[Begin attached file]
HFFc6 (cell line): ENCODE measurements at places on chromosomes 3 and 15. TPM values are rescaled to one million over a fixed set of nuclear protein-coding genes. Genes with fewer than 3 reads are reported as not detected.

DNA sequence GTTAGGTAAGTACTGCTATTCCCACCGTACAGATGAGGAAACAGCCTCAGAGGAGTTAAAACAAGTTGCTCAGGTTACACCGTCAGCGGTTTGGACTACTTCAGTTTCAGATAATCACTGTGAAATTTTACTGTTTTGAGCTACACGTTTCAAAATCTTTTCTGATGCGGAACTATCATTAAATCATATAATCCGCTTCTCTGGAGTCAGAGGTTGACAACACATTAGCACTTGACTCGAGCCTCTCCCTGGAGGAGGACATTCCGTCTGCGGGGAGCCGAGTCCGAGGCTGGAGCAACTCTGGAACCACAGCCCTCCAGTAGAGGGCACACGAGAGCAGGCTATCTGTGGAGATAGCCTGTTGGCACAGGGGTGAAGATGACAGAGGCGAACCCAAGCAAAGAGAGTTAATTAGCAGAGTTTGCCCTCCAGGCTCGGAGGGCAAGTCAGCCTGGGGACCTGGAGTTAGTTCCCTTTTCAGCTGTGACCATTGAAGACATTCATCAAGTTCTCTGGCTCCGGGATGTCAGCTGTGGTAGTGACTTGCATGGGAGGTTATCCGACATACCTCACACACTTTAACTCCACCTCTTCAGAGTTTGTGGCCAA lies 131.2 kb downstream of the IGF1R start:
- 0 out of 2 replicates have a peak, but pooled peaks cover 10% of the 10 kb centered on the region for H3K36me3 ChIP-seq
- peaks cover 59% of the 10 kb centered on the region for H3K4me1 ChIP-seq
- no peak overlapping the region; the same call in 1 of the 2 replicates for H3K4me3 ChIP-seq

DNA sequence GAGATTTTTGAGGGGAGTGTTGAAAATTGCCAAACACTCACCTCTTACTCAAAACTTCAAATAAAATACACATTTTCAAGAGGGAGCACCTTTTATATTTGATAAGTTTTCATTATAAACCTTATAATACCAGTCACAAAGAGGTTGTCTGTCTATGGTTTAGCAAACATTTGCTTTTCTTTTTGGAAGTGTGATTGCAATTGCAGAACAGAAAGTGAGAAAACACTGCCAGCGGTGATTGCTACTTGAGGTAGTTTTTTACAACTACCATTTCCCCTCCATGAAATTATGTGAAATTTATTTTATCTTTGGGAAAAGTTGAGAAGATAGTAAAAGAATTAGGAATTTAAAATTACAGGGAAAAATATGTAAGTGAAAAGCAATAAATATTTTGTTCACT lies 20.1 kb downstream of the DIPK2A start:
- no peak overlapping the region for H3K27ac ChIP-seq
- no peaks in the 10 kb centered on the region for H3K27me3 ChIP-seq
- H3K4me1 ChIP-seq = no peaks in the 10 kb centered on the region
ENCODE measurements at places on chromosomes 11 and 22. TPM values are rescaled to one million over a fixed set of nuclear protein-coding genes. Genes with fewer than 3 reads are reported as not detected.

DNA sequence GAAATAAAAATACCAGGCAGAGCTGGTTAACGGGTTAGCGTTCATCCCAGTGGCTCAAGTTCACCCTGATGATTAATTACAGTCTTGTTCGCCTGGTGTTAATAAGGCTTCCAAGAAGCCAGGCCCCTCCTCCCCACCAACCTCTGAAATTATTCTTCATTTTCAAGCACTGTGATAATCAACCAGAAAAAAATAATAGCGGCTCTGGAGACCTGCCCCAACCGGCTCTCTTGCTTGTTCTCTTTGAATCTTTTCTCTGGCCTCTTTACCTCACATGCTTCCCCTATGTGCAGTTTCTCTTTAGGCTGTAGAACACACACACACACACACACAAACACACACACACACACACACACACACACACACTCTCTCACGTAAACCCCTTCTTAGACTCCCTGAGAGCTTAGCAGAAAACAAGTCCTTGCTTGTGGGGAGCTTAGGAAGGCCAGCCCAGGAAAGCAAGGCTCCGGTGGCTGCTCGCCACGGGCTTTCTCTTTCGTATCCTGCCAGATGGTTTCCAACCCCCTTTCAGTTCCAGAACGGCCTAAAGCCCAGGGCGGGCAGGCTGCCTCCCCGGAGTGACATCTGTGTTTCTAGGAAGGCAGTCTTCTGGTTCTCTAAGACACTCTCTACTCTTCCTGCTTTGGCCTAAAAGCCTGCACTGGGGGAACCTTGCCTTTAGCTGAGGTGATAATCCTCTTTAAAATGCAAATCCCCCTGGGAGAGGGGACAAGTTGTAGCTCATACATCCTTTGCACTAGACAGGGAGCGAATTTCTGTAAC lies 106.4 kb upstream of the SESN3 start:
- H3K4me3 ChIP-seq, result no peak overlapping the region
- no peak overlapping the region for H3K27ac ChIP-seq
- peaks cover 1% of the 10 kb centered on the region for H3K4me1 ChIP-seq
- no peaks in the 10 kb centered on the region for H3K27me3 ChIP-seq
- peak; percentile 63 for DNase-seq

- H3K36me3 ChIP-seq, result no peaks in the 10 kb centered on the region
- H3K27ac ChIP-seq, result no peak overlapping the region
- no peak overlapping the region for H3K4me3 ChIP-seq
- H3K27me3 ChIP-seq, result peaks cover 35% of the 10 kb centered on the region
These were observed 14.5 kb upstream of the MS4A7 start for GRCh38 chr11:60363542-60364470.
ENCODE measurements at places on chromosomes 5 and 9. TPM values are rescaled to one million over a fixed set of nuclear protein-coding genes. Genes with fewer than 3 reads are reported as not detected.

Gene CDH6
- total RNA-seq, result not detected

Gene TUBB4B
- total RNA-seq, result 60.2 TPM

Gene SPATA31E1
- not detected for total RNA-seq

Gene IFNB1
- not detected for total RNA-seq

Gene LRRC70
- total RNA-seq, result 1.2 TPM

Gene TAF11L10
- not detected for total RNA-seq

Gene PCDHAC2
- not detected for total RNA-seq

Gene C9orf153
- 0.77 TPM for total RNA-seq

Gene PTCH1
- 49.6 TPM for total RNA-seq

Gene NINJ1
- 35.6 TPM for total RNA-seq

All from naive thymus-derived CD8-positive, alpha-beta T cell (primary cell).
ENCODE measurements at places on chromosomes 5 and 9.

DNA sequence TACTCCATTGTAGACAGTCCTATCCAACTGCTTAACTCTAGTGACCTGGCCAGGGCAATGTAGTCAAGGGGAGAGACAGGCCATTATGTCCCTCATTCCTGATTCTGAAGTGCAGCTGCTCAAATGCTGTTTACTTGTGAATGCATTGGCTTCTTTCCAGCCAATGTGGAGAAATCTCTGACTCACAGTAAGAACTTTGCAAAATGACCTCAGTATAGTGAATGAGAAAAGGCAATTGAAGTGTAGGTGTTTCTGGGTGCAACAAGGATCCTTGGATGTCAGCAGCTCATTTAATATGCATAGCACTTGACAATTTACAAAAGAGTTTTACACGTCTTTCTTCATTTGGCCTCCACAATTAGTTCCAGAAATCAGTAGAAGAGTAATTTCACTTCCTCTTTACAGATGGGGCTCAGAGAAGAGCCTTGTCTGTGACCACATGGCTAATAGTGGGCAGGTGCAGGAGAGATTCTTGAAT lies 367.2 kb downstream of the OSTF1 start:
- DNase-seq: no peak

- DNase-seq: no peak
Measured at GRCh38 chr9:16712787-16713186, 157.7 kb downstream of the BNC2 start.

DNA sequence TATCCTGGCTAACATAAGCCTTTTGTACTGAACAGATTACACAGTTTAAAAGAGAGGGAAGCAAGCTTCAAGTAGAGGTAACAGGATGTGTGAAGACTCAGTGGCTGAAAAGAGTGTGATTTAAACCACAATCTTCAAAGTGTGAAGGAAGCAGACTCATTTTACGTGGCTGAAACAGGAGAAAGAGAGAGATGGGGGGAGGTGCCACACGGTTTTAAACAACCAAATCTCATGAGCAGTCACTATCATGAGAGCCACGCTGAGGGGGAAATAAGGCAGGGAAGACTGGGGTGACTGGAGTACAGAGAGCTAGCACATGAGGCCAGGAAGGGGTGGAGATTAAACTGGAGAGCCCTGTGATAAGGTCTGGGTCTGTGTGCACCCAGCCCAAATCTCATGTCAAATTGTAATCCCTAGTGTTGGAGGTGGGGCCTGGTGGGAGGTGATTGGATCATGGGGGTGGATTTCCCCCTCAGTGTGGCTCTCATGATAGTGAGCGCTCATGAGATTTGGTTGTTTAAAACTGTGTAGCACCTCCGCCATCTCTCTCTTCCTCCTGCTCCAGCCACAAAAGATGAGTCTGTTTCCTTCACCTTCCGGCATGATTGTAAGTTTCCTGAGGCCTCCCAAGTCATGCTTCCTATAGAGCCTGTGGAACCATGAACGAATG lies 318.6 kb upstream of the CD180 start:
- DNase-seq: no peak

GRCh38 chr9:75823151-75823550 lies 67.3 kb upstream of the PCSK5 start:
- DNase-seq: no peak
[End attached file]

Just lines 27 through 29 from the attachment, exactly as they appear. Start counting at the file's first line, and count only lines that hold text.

Gene SPATA31E1
- not detected for total RNA-seq

Gene IFNB1